This are the opening remarks before the likely last press conference of over stayed FOMC Chairman Ben Bernanke. Ben now driving the Economy Car with Brakes and accelerator. But Where is the steering ..?
Ben Bernanke's Opening Press Conference Statement.
June 19, 2013 Chairman Bernanke’s Press Conference Opening Statement PRELIMINARY1 of 6Transcript of Chairman Bernanke’s Press Conference Opening RemarksJune 19, 2013CHAIRMAN BERNANKE: Good afternoon. The Federal Open Market Committee(FOMC) concluded a two-day meeting earlier today. Based on its review of recent economicand financial developments, the Committee sees the economy continuing to grow at a moderatepace, notwithstanding the strong headwinds created by current federal fiscal policies.The labor market has continued to improve, with gains in private payroll employmentaveraging about 200,000 jobs per month over the past six months. Job gains, along with thestrengthening housing market, have in turn contributed to increases in consumer confidence andsupported household spending. However, at 7.6 percent, the unemployment rate remainselevated, as do rates of underemployment and long-term unemployment. Overall, the Committeebelieves the downside risks to the outlook for the economy and the labor market have diminishedsince the fall, but we will continue to evaluate economic conditions and risks as they evolve.Inflation has been running below the Committee’s longer-run objective of 2 percent forsome time and has been a bit softer recently. The Committee believes that the recent softnesspartly reflects transitory factors; and, with longer-term inflation expectations remaining stable,the Committee expects inflation to move back toward its 2 percent longer-term objective overtime. We will, however, be closely monitoring these developments as well.In conjunction with this meeting, the 19 participants in our policy discussions—the 7Board members and 12 Reserve Bank presidents—submitted individual economic projections.As always, each participant’s projections are conditioned on his or her own view of appropriatemonetary policy. Generally, the projections of individual participants show they expectmoderate growth, picking up over time, and gradual progress toward levels of unemploymentand inflation consistent with the Federal Reserve’s statutory mandate to foster maximum
June 19, 2013 Chairman Bernanke’s Press Conference Opening Statement PRELIMINARY2 of 6employment and price stability. In brief, participants’ projections for economic growth have acentral tendency of 2.3 to 2.6 percent for 2013, rising to 2.9 to 3.6 percent in 2015. The centraltendency of their projections of the unemployment rate for the fourth quarter of this year is 7.2 to7.3 percent, declining to 5.8 to 6.2 percent in the final quarter of 2015. Most participants seeinflation gradually increasing from its current low level toward the Committee’s longer-runobjective; the central tendency of their projections for inflation is 0.8 to 1.2 percent for this yearand 1.6 to 2.0 percent for 2015.Before turning to today’s policy decision let me say a few words about the FederalReserve’s strategy for normalizing policy in the long run. In the minutes of its June 2011meeting, the Committee set forth principles that it intended to follow when the time came tonormalize policy and the size and the structure of the Federal Reserve’s balance sheet. As part ofprudent planning, we have been reviewing these principles in recent meetings. We expect thosediscussions to continue and intend to provide further information at an appropriate time. Fortoday, I will note that, in the view of most participants, the broad principles set out in June 2011remain applicable. One difference is worth mentioning: While participants continue to thinkthat, in the long run, the Federal Reserve’s portfolio should consist predominantly of Treasurysecurities, a strong majority now expects that the Committee will not sell agency mortgage-backed securities (MBS) during the process of normalizing monetary policy, although in thelonger run limited sales could be used to reduce or eliminate residual MBS holdings. Iemphasize that, given the outlook and the Committee’s policy guidance, these matters areunlikely to be relevant to actual policy for quite a while.Let me turn now to current policy issues. With unemployment still elevated and inflationbelow the Committee’s longer-run objective, the Committee is continuing its highly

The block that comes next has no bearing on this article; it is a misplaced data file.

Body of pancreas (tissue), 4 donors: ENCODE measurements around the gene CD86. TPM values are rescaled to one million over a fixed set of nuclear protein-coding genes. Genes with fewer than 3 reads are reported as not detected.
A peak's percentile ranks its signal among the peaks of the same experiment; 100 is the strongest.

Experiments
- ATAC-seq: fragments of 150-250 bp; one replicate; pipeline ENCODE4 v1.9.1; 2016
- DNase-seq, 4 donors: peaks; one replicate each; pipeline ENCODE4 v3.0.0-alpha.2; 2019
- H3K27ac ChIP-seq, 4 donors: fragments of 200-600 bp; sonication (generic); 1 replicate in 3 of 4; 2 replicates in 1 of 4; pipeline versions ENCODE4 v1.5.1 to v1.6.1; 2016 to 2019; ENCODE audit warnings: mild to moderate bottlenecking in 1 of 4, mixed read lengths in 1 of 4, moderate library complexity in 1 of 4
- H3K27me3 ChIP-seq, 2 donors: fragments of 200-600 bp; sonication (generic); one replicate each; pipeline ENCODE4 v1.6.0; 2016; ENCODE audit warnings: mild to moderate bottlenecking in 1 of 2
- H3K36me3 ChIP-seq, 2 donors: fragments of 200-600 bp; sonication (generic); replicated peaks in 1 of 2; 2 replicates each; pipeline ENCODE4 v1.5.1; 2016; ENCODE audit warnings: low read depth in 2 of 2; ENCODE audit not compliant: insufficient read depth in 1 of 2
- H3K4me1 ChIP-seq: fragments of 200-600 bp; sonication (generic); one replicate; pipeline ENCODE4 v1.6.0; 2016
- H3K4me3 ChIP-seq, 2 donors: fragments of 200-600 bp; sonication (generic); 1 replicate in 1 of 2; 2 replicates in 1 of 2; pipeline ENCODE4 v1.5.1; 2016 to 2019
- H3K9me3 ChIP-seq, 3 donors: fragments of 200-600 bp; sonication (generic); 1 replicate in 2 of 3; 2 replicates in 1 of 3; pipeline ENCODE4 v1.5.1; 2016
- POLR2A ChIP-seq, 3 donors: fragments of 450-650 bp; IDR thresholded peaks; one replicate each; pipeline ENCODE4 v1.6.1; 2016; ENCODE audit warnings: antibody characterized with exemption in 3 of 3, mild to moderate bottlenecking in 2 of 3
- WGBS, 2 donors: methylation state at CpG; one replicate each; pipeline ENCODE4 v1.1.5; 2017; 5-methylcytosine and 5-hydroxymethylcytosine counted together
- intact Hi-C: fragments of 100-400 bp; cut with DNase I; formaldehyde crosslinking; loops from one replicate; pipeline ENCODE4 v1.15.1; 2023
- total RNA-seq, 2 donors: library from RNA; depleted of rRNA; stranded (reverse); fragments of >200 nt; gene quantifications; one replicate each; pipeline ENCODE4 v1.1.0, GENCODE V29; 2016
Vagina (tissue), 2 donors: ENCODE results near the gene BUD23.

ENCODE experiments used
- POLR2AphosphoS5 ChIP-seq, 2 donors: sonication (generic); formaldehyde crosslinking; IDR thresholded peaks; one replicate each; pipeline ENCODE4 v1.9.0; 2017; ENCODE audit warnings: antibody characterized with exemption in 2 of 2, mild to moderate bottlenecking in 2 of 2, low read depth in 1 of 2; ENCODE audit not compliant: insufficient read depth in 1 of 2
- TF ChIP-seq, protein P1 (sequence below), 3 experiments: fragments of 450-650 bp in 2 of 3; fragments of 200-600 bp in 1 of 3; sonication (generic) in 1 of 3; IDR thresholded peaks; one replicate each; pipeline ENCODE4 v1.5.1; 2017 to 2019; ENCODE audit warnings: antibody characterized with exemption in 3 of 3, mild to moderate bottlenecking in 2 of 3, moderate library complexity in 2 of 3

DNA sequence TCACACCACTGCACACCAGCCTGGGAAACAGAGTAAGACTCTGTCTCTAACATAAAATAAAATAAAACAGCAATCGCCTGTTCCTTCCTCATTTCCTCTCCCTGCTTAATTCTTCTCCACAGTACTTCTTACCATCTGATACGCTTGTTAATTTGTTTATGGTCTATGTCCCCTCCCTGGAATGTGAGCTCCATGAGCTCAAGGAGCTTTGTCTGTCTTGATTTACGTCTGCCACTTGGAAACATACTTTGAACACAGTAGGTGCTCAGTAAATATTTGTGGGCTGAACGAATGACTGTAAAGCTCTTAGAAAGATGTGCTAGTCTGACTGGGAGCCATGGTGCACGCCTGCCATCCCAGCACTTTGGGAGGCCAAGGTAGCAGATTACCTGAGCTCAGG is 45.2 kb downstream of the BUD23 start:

June 19, 2013 Chairman Bernanke’s Press Conference Opening Statement PRELIMINARY3 of 6accommodative policies. As you know, in normal times the Committee eases monetary policyby lowering the target for the short-term policy interest rate, the federal funds rate. However, thetarget range for the federal funds rate, currently at 0 to 1/4 percent, cannot meaningfully bereduced further. Thus, we are providing policy accommodation through two alternativemethods: (1) by communicating to the public the Committee’s plans for setting the federal fundsrate target over the medium term and (2) by purchasing and holding Treasury securities andagency mortgage-backed securities. Let me discuss a few key points regarding each of these twopolicy tools.First, today the Committee reaffirmed its expectation that the current exceptionally lowrange for the funds rate will be appropriate at least as long as the unemployment rate remainsabove 6-1/2 percent, so long as inflation and inflation expectations remain well-behaved (in thesenses described in the FOMC’s statement). As I have noted frequently, the phrase “at least aslong” in the Committee’s interest rate guidance is important; the economic conditions we haveset out as preceding any future rate increase are thresholds, not triggers. For example, assumingthat inflation is near our objective at that time, as expected, a decline in the unemployment rateto 6-1/2 percent would not lead automatically to an increase in the federal funds rate target, butrather would indicate only that it was appropriate for the Committee to consider whether thebroader economic outlook justified such an increase. All else equal, the more subdued theoutlook for inflation at that time, the more patient the Committee would likely be in making thatassessment. In the projections submitted for this meeting, 14 of 19 FOMC participants indicatedthat they expect the first increase in the target for the federal funds rate to occur in 2015, and oneexpected the first increase to occur in 2016. Moreover, so long as the economy remains short ofmaximum employment, inflation remains near our longer-run objective, and inflation